Can Catholics get married outside a Catholic Church?
The short answer comes from the Code of Canon Law, the law that governs the Catholic Church. Canon 1118 states that:
§1. A marriage between Catholics or between a Catholic party and a non-Catholic baptized party is to be celebrated in a parish church. It can be celebrated in another church or oratory with the permission of the local ordinary or pastor.
§2. The local ordinary can permit a marriage to be celebrated in another suitable place.
§3. A marriage between a Catholic party and a non-baptized party can be celebrated in a church or in another suitable place.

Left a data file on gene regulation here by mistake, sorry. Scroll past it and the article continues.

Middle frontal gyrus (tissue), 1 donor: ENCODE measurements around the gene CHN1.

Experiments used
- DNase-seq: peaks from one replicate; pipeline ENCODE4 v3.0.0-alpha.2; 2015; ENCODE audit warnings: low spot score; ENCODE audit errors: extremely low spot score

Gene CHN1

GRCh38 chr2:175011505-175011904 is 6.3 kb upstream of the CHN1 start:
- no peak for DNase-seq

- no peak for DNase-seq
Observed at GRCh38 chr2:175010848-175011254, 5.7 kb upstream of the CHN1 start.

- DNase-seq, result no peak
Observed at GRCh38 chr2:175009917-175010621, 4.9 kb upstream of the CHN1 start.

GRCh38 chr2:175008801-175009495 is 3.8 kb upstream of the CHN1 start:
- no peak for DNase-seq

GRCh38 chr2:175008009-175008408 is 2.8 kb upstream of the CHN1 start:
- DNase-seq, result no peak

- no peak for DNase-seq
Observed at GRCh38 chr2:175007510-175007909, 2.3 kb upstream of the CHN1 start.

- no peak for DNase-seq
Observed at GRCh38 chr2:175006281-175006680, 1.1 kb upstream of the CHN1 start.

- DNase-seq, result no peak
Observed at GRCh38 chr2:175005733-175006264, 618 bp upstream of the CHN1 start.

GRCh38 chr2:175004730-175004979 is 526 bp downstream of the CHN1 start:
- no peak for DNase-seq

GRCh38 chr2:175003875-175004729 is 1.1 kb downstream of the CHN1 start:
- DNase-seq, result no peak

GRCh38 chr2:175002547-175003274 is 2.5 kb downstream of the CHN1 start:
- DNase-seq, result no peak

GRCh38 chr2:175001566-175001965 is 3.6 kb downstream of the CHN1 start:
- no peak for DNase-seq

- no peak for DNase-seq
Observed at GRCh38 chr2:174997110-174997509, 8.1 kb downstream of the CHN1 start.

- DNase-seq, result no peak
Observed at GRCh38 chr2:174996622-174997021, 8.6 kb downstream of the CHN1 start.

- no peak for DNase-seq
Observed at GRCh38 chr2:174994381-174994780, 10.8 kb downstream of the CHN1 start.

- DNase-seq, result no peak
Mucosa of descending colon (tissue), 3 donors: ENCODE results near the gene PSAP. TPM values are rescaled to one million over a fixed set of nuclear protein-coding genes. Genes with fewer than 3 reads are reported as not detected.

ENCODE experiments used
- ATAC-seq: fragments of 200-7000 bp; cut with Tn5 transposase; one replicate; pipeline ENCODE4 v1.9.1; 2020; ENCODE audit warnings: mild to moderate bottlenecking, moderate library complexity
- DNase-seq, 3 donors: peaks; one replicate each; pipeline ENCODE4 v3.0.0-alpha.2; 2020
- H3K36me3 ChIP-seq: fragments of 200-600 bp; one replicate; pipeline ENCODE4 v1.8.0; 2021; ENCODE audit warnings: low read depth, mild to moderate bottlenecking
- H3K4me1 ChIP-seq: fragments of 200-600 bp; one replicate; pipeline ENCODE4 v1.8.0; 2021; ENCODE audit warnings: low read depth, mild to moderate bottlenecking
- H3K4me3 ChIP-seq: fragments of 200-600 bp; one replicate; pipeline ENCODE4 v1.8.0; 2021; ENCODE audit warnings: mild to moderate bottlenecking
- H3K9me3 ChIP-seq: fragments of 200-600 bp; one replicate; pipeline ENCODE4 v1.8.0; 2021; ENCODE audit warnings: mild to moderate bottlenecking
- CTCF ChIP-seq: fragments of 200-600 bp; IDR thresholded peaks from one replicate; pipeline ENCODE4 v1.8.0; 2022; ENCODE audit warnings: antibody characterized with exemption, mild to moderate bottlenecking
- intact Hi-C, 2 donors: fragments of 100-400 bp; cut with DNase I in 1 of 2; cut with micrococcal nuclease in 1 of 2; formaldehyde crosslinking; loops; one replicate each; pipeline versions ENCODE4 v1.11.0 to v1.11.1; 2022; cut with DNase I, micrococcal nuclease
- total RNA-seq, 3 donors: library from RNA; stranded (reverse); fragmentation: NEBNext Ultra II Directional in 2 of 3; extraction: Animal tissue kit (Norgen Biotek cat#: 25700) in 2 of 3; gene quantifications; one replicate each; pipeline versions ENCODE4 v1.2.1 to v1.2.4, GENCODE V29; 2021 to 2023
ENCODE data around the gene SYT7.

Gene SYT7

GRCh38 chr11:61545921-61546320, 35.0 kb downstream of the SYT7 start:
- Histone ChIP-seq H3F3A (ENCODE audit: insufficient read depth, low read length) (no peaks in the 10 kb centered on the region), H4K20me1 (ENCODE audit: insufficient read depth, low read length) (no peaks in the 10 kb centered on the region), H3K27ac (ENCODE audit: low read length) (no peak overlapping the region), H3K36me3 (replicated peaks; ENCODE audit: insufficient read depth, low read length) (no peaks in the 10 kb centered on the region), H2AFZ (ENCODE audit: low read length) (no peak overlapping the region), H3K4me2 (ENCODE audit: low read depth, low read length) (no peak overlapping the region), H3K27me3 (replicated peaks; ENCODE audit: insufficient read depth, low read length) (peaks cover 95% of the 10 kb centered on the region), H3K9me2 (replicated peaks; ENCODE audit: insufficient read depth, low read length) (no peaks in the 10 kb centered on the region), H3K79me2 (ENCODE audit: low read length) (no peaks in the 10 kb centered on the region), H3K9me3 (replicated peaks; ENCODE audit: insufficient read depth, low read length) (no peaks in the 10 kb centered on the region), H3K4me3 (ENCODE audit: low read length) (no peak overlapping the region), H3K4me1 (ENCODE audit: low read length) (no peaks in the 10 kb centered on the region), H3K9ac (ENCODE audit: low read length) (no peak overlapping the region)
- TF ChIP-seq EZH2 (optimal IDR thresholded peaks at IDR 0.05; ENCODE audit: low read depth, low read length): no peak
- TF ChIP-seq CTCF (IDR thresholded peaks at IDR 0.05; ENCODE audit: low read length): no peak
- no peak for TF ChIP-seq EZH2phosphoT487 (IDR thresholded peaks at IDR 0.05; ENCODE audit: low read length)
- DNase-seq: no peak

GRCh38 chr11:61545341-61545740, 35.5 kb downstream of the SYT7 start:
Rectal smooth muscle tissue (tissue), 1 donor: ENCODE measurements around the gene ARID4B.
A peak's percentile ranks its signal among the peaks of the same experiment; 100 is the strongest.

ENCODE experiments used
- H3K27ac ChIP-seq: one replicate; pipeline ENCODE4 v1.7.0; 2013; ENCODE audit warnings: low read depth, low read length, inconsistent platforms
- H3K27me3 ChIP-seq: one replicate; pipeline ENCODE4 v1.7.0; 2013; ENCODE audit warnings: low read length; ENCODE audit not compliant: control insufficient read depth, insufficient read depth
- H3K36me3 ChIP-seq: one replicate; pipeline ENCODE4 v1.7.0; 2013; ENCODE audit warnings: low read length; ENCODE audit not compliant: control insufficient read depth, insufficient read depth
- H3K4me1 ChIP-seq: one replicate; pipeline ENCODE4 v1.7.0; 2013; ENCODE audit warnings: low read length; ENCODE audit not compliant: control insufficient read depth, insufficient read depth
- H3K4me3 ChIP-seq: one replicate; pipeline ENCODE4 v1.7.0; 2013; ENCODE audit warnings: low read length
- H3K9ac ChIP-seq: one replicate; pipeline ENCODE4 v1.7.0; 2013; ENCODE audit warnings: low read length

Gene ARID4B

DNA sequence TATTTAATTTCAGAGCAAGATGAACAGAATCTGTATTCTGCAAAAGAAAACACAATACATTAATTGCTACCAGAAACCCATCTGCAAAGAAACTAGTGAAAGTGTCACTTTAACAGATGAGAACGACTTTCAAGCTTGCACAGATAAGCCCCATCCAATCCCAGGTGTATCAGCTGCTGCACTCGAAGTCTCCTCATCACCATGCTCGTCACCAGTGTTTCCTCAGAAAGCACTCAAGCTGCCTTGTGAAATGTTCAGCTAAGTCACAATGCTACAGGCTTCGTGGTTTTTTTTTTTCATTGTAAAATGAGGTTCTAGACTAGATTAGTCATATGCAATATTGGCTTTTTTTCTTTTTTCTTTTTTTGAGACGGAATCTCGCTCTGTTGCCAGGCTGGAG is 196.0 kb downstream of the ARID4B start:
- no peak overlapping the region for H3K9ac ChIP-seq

In a society where vows are exchanged in all sorts of places, the Church’s requirement that a wedding take place in a parish church is an emphasis on the seriousness and sacredness of the commitment into which the couple are entering. A couple that marries in a Catholic church is demonstrating that their faith is part of their new life together from the beginning.
Marriage is a sacrament. It is also a vocation, a call lived in the context of the Church. Though deeply personal, it is never private. It is not just about a couple’s life together, it is their call to live in Christ in a new way. This has everything to do with the Church. Those who seek this sacrament must also be open to appropriate instruction on how this sacrament is celebrated. It is the practice of the Diocese of Bridgeport that the Sacrament of Matrimony take place in a parish church. Exceptions can only be granted by the Bishop.